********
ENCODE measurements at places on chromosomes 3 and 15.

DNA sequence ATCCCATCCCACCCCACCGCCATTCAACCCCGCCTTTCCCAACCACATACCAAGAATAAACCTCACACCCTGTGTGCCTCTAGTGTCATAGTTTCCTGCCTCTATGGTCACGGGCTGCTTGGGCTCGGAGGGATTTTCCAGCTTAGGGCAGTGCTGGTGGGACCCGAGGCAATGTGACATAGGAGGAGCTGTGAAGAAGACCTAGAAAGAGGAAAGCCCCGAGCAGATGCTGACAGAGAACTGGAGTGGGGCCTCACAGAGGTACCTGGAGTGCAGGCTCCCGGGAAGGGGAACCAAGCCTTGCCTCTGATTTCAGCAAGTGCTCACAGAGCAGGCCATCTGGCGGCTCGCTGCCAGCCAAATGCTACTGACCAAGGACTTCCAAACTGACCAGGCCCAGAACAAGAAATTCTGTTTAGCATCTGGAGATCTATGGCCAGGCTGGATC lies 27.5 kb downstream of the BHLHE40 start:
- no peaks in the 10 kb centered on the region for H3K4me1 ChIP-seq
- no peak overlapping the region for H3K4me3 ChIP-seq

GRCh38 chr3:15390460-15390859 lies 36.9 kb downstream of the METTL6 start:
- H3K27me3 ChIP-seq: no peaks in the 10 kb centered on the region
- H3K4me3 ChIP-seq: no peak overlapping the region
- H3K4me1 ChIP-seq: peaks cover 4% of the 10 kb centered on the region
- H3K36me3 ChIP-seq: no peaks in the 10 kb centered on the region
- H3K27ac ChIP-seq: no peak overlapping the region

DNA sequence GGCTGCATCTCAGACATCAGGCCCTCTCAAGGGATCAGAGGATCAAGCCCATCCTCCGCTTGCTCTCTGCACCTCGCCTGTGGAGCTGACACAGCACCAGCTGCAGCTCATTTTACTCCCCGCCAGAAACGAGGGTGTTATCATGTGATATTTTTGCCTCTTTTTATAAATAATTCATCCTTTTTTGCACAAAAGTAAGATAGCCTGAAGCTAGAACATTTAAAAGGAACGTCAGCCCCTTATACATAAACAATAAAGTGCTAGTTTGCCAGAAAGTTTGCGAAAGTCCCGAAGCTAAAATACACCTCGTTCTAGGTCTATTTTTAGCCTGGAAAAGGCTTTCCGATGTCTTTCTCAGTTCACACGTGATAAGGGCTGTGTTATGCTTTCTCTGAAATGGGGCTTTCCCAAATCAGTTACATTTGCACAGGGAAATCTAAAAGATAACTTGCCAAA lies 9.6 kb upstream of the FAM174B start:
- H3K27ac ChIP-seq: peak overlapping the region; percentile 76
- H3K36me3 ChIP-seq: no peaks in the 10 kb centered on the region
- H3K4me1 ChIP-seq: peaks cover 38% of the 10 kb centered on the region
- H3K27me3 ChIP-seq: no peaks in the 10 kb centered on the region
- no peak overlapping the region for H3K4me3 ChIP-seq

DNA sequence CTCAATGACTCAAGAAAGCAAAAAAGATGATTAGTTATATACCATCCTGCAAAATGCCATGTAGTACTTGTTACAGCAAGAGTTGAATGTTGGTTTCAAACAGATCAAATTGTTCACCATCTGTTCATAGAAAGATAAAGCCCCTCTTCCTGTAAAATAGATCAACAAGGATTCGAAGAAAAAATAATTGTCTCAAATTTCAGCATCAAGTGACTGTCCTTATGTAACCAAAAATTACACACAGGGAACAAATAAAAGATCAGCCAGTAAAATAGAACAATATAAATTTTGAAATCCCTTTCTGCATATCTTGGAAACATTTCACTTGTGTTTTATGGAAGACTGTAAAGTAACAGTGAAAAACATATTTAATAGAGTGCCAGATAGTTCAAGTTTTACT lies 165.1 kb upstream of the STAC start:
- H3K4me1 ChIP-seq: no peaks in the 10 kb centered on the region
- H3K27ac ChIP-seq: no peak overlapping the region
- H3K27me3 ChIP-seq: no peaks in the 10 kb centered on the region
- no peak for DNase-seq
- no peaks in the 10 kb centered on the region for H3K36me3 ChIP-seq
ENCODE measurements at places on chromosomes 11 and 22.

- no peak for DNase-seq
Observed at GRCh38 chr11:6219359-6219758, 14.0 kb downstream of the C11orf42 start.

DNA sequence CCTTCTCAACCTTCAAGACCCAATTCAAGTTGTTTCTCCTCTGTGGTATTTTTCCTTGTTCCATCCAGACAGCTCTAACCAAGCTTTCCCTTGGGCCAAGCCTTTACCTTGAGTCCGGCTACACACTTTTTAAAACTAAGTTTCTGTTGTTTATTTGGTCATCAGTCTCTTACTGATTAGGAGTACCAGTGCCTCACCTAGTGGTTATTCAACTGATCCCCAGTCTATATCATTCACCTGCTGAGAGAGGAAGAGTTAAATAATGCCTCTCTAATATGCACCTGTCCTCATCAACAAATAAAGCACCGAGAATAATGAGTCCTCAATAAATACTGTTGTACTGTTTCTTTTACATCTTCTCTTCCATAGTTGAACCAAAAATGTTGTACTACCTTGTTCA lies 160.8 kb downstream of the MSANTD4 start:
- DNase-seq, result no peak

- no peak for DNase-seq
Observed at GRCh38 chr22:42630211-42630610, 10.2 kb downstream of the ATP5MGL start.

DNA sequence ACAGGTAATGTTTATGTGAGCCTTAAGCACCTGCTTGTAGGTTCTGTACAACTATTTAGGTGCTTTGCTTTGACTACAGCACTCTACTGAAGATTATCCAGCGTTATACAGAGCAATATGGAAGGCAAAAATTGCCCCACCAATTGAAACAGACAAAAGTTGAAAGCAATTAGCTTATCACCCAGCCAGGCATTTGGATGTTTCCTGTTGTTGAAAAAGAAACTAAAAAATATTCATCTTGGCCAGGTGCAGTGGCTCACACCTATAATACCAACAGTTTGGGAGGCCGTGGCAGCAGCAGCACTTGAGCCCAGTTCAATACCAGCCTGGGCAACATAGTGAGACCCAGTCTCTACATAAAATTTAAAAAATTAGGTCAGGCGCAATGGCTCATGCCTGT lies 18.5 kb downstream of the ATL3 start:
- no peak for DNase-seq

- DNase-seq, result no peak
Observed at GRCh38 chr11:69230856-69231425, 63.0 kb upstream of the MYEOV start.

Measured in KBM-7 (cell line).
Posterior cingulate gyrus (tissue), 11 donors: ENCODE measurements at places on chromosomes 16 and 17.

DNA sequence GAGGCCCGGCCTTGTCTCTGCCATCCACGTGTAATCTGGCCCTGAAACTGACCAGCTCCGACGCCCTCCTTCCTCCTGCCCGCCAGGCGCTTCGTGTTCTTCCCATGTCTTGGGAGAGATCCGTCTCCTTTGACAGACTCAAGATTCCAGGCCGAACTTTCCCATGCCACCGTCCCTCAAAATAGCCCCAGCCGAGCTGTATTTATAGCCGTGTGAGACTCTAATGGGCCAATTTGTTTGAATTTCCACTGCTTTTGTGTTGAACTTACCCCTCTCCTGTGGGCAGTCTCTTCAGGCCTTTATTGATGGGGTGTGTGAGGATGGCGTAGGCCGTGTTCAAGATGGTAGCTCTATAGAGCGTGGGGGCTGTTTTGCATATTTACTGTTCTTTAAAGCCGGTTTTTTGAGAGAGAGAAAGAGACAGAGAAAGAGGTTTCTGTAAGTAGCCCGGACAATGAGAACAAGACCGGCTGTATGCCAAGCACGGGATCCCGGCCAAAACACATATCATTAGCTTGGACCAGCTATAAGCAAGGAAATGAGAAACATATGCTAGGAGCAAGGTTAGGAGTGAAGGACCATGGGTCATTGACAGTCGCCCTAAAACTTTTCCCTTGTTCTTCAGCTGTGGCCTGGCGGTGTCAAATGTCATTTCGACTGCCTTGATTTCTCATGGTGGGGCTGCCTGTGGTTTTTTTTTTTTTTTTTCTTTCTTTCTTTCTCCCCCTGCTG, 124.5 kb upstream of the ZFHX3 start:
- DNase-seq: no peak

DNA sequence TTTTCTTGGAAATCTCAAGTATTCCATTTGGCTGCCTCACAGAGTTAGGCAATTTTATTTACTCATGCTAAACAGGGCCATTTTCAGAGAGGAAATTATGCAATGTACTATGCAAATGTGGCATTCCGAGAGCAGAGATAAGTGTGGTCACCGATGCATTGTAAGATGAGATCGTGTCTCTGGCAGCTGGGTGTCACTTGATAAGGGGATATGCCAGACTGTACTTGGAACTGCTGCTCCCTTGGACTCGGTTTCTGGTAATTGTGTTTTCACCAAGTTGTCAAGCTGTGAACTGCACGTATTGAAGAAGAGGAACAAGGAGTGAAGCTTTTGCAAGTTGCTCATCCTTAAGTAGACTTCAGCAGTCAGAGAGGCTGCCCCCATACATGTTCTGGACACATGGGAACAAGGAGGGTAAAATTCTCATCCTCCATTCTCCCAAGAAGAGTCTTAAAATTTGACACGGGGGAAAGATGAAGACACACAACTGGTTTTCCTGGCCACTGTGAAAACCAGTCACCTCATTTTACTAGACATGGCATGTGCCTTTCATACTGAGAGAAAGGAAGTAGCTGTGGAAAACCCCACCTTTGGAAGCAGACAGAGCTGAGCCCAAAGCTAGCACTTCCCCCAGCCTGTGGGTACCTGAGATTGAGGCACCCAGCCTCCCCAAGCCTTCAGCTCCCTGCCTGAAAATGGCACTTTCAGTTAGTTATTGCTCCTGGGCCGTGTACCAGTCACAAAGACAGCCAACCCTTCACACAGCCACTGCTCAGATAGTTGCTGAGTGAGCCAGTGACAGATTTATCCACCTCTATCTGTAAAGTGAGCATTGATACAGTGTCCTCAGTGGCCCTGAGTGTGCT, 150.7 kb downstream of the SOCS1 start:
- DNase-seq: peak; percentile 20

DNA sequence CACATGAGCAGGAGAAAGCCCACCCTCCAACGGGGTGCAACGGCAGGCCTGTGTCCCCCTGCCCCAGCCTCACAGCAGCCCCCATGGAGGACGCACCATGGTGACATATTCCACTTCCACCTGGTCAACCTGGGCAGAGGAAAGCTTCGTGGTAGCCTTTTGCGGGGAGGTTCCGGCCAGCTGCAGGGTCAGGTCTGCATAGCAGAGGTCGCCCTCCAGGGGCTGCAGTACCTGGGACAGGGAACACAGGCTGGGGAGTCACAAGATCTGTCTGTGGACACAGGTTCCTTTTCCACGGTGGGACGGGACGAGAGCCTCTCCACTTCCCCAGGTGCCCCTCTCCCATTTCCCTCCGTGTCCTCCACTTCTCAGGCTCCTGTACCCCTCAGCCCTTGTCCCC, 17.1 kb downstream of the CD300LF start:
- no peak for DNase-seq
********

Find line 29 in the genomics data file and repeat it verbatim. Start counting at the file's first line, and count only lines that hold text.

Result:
Observed at GRCh38 chr22:42630211-42630610, 10.2 kb downstream of the ATP5MGL start.